Netizens are urged to be vigilant when encountering chain messages on social media. An illegal scam from 2015 was revived and repackage.
Gift exchanges like the Secret Sister scam are very alluring, and people are easily roped in at the prospect of getting gifts. However, the remember the golden rule:
If it sounds too good to be true, it probably is.
Read more on our Twitter account, @amomama_usa. Details about the scam can be found below.
The Secret Sister exchange seems harmless, and many users fall victim to it. The premise is simple. Buy only one gift worth $10 and send it to the first name on the list.
Move the second name on the list to the top, add your name to the list, sit back and wait for the gifts to start pouring it.
The poster assures you that if there are six people on the list, and every person sends just one gift to one other person, you'll get six gifts in return.
Not only is this mathematically impossible but it's illegal too because the Secret Sister Exchange is just a chain letter in a modern package.
Apart from being illegal, it's also not wise to send your personal details and address out into the interwebs with nary a care about where – or with who – it ends up.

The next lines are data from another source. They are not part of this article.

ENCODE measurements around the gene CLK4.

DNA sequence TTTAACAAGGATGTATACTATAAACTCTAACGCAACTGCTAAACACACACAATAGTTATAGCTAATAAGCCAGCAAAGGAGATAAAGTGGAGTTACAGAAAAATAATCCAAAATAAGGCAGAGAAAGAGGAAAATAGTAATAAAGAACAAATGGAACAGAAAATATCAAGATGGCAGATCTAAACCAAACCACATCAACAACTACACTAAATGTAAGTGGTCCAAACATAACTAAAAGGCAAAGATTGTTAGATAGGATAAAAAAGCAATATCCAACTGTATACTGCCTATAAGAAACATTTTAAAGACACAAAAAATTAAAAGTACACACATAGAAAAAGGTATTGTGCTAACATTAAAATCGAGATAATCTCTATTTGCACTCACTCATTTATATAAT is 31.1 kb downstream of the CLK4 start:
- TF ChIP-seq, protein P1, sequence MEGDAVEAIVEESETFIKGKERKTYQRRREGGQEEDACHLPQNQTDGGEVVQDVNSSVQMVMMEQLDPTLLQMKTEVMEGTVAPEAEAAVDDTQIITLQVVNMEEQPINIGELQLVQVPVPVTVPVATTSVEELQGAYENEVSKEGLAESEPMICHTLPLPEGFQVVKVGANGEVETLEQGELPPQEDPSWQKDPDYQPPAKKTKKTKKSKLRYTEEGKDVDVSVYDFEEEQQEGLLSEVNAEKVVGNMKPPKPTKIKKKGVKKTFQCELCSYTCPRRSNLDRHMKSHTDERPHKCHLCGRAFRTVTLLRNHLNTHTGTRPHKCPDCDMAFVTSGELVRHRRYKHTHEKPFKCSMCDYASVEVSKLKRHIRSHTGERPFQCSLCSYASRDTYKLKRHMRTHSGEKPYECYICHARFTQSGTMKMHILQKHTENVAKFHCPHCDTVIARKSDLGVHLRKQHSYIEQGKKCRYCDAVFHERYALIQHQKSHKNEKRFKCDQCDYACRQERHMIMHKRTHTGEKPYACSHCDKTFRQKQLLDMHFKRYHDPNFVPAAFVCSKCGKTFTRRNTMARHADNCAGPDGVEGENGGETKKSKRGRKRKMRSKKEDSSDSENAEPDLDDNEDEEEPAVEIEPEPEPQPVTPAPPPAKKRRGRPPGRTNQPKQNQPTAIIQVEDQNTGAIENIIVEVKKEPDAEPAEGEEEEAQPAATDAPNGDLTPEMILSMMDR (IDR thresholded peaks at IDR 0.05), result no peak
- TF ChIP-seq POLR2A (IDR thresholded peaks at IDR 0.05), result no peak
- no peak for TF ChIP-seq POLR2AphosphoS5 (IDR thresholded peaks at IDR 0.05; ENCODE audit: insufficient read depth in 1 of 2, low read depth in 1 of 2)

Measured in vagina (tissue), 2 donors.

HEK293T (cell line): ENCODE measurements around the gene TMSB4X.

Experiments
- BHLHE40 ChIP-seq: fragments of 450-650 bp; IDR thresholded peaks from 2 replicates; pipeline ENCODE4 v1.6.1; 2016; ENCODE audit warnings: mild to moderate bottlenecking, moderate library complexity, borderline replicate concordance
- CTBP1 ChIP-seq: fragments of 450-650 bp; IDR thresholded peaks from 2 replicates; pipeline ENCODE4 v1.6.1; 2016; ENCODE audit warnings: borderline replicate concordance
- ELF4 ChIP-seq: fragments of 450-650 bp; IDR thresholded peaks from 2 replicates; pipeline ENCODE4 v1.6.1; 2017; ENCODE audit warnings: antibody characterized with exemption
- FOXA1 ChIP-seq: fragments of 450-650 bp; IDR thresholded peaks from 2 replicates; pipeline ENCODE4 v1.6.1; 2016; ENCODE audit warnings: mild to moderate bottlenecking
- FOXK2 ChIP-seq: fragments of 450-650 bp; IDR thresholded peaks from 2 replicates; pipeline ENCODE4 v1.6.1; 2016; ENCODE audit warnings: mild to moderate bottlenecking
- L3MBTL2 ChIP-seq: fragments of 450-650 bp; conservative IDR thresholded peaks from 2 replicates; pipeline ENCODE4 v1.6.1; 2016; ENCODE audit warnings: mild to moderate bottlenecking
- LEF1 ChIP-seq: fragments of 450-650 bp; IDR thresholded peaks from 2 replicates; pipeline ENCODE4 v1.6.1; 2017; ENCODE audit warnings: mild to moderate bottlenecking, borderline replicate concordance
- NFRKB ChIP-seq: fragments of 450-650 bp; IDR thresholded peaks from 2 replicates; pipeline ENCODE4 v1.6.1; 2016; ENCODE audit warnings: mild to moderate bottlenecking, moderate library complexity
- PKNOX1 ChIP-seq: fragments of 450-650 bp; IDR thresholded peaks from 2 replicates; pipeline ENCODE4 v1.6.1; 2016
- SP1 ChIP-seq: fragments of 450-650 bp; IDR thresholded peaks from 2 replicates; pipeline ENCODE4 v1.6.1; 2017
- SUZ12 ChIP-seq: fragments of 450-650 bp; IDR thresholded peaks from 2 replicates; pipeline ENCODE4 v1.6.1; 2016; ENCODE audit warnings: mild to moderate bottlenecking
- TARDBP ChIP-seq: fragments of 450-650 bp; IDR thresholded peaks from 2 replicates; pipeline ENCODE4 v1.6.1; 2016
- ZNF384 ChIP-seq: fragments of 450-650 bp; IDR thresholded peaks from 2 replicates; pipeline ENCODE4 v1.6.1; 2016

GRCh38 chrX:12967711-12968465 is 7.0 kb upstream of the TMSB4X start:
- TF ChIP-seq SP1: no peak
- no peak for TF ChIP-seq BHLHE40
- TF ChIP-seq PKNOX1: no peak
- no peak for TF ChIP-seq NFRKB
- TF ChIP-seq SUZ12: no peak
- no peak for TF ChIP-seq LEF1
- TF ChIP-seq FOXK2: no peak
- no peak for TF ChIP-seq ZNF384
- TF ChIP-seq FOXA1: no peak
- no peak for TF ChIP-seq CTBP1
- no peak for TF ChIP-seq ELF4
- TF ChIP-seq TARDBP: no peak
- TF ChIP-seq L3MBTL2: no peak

According to Snopes, chain letters are illegal "if they request money or other items of value and promise a substantial return to the participant." The report explains:
"Chain letters are a form of gambling, and sending them through the mail (or delivering them in person or by computer, but mailing money to participate) violates Title 18, United States Code, Section 1302, the Postal Lottery Statute. Chain letters that ask for items of minor value, like picture postcards or recipes, may be mailed since such items are not things of value within the meaning of the law."
Users who want the option of exchanging gifts with a stranger online can visit Reddit's very popular Secret Santa board. While this is not considered as gambling or illegal, please take caution when sharing your personal details online.